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Tia Castor

Ms. Jacobs

English 132

October 31, 2017

Poetry Analysis: Still I Rise

In Still I Rise by Maya Angelou it speaks about a strong African American woman

who addresses those who clearly overlook and undervalue her and all black women. To better

help explain that she uses does it through the speaker and the situations throughout the poem.

She is speaking up for African American women, her ancestors, and as well as for herself. The

speaker highlights critical situations of racial discrimination throughout the poem by using a

confident persona.

Maya Angelou structures her poem in a way that points out a specific audience, white

people for example who have as a group been responsible for oppressing people of color..

Historically, African American women were looked at as inferior and worthless. African

Americans, especially women, would walk around with their heads down, ashamed of how

others viewed them. The speaker explains these years of oppression and discrimination toward

African Americans when she begins: You may write me down in history/ With your bitter,

twisted lies, / You may trod me in the very dirt/ But still, like dust. Ill rise (Lines 1-4). She

continues, Did you want to see me broken?/ Bowed head with lowered eyes?/ Shoulders falling

down like tear drops,/ Weakened by my soulful cries?/ (Lines 13-16). Angelou pulls realistic

situations females used to face every single day and uses it as a way to show the mental torture

females faced and the effects of being trampled on through years of frustration. For instance,

African American women were thought to be lazy and incompetent before they were even able
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to reveal their worth. They also were criticized as a group without any space for seeing them as

an individual. The poem highlights situations where the speaker responds to typical criticism

amongst African American women. White people see African Americans in a certain way; they

expected the speaker to walk around with her head bowed and her to not be a strong woman. She

is strong, however and confident as well.

The speaker transitions from critiquing common disparagements to explaining herself as

a strong African American to someone who is starting to directly questioning and replying to

someone specifically who seems bothered by her personality. You can tell this by the way she

says things and the questions she asks. She asks does her Sassiness upset you? (Line 5).

Meaning are you shocked that she is not like what others thought her to be. She next inquires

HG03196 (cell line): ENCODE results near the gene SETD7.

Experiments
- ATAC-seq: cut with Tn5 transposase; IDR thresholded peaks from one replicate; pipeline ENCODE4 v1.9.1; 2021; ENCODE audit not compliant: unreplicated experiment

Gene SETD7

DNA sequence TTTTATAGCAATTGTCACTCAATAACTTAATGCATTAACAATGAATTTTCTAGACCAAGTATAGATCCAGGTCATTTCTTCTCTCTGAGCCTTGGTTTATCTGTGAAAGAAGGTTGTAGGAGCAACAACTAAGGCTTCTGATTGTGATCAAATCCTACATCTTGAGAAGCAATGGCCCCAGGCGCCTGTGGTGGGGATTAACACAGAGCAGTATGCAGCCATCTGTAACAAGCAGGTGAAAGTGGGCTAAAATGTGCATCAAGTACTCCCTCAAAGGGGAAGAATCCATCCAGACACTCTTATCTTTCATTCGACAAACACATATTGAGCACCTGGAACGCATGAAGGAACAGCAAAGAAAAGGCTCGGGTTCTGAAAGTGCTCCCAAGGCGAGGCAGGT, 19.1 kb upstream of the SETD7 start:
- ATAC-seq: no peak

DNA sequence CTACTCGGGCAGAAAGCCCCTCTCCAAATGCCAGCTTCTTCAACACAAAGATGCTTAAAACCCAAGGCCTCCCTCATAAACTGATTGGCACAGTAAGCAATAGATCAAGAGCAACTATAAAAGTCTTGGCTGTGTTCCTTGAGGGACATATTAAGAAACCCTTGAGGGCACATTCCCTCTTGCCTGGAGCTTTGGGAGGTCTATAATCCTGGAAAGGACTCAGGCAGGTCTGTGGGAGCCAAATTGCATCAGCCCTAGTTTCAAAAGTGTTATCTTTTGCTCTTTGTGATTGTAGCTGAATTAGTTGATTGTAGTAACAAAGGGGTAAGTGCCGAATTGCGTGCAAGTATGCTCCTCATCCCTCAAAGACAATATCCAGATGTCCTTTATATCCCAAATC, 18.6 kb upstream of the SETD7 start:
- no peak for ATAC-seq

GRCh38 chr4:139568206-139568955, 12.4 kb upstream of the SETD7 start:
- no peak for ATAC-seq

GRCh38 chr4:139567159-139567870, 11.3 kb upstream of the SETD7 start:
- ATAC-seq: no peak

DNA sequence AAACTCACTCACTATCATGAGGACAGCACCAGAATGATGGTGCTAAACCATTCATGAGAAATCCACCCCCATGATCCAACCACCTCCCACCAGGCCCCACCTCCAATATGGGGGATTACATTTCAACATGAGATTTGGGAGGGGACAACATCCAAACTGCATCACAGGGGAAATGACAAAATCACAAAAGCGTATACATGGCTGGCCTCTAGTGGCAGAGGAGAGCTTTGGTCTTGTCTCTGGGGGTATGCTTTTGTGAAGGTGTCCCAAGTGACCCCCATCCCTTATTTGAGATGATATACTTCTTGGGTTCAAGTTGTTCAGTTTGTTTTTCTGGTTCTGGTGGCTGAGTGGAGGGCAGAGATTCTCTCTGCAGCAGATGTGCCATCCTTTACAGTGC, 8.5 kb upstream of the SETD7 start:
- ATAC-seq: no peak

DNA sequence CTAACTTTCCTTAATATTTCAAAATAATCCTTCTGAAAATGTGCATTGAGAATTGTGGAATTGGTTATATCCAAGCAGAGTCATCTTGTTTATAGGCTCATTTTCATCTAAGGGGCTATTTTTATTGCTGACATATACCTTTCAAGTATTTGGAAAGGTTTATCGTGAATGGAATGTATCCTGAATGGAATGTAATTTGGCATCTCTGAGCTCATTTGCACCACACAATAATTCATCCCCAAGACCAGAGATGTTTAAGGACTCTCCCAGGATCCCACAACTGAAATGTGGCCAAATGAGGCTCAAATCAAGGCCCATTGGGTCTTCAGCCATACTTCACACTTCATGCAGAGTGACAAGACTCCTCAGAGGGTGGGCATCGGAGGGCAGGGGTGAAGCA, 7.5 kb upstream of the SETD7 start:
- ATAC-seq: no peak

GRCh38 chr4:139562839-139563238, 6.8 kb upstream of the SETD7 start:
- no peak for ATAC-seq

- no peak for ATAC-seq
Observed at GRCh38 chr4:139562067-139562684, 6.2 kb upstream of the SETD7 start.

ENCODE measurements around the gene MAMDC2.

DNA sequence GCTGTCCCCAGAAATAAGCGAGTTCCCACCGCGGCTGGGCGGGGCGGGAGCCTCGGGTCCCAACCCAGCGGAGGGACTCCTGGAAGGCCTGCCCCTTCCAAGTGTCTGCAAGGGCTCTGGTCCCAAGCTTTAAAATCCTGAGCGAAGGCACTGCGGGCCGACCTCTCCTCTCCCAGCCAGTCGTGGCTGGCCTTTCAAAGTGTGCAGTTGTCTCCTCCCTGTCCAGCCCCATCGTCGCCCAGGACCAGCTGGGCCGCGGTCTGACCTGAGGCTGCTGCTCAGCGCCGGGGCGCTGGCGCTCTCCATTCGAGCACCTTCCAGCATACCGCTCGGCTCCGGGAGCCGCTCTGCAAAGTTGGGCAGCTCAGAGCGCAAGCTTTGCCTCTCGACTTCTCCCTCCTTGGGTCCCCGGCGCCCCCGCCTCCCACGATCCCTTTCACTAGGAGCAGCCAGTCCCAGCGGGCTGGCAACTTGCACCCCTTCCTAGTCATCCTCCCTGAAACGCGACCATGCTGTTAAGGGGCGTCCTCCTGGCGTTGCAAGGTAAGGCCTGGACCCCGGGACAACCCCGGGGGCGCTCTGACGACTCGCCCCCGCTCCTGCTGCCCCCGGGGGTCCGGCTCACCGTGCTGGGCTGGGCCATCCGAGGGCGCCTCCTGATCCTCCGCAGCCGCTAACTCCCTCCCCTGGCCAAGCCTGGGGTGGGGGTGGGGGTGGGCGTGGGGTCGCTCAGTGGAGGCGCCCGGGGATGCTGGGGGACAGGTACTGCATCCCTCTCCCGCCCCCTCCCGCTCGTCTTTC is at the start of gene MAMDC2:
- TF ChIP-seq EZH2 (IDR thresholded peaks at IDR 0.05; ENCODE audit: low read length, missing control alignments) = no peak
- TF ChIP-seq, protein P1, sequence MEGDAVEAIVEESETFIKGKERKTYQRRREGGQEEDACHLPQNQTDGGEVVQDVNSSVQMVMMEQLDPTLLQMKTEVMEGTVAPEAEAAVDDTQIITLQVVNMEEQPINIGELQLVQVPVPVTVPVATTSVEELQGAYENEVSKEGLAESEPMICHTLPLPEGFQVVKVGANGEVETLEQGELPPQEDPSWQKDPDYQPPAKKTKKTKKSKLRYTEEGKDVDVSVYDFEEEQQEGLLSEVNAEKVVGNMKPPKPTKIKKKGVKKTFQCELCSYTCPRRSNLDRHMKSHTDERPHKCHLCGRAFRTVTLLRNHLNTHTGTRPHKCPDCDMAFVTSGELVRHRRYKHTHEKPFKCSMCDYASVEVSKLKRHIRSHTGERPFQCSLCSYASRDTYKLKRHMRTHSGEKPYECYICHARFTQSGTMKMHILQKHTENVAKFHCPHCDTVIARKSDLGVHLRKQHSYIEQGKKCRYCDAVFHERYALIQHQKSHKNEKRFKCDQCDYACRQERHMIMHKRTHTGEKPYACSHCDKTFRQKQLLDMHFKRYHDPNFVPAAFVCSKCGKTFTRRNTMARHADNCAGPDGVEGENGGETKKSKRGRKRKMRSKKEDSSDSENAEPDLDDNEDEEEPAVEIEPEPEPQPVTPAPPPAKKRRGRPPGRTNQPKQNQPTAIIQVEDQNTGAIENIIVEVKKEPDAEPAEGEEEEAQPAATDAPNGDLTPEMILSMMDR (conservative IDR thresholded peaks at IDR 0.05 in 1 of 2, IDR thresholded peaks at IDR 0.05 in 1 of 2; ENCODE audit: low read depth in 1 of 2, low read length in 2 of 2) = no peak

Why are you beset with gloom? /Cause I walk like Ive got oil wells/ Pumping in my living

room (Lines 6-8). These lines reveal a person who uses figurative language to show how she

has richness at her finger tips. She goes on to say, Does my haughtiness offend you?/ Dont you

take it awful hard/ Cause I laugh like Ive got gold mines/ Diggin in my backyard. (Lines 17-

20) The speaker talks in a way that overshadows all the insults blather people used to say about

African American women. She does not talk in an arrogant way, but more so in a way that gets

the readers to sympathize with her. The speaker goes from showing how rooted and upset she is

to someone who is finally breaking free and standing up to the rumors and the lies of what

people think she is to who she really is as a person. The metaphoric examples Angelou uses

better helps the reader you understand the liberal content and the domination she discusses

throughout the poem. She starts off before she even begun writing her poem with a quote that

matters throughout the entire poem.


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Another oOne of the refrains of the poem is also the title which shows her confidence.

Angelou repeats after the situations and questions, I rise ( Lines 4, 12, 24, 30, 32, 36, 38, 41-

43). This an ultimate display of strength and confidence. The speaker is reassuring herself and

others that regardless of what she has endured, she will be victorious. In some of the final lines,

she notes, Out of the huts of historys shame/ I rise/ Up from a past thats rooted in pain/ I rise/

Im a black ocean, leaping and wide,/ Welling and swelling I bear in the tide. (Lines 29-34).

This is someone who is knows exactly where she came from, but is not allowing for it to limit

her. The speaker knows her power and the impact it could cause and no matter what, as she says

throughout the poem, she will rise.

Overall in Still I Rise by Maya Angelou is a poem that explains the injustice and

oppression the speaker is facing. Through critical situations of racial discrimination and a

confident persona, the speakers transitions throughout the poem helps the reader see no matter

what people may say or think about her, or other black women, she still will overcome. She rises

above all the discrimination and all of the hate that has traveled through her ancestors and every

African American woman who may be facing the same exact thing.